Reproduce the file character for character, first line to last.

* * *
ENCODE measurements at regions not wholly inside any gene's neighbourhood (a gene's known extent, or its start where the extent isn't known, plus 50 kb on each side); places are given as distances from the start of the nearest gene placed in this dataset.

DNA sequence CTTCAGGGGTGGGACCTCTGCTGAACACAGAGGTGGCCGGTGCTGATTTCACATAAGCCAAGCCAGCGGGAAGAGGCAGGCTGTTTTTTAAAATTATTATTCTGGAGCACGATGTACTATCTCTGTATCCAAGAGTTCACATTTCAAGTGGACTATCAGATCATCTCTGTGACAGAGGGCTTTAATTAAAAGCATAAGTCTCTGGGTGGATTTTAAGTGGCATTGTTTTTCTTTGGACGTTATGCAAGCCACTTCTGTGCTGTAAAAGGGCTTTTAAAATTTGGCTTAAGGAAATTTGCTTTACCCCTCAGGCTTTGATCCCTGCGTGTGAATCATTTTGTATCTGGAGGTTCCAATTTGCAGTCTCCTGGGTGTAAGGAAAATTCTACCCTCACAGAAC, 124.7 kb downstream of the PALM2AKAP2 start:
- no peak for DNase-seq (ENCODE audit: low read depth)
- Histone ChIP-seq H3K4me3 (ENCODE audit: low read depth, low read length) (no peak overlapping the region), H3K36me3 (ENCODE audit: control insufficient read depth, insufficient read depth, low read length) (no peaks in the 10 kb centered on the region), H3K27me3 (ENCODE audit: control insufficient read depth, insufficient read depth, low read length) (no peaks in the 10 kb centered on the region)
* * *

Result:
ENCODE measurements at regions not wholly inside any gene's neighbourhood (a gene's known extent, or its start where the extent isn't known, plus 50 kb on each side); places are given as distances from the start of the nearest gene placed in this dataset.

DNA sequence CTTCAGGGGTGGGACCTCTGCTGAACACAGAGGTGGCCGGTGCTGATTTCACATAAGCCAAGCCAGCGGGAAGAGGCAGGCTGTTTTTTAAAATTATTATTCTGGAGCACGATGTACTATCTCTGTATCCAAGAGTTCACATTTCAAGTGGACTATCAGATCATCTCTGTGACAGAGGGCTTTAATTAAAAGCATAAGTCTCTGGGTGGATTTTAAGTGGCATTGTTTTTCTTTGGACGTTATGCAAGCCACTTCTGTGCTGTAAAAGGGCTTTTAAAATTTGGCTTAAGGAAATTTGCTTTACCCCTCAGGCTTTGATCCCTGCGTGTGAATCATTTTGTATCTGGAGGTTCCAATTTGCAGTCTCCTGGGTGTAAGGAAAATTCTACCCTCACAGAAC, 124.7 kb downstream of the PALM2AKAP2 start:
- no peak for DNase-seq (ENCODE audit: low read depth)
- Histone ChIP-seq H3K4me3 (ENCODE audit: low read depth, low read length) (no peak overlapping the region), H3K36me3 (ENCODE audit: control insufficient read depth, insufficient read depth, low read length) (no peaks in the 10 kb centered on the region), H3K27me3 (ENCODE audit: control insufficient read depth, insufficient read depth, low read length) (no peaks in the 10 kb centered on the region)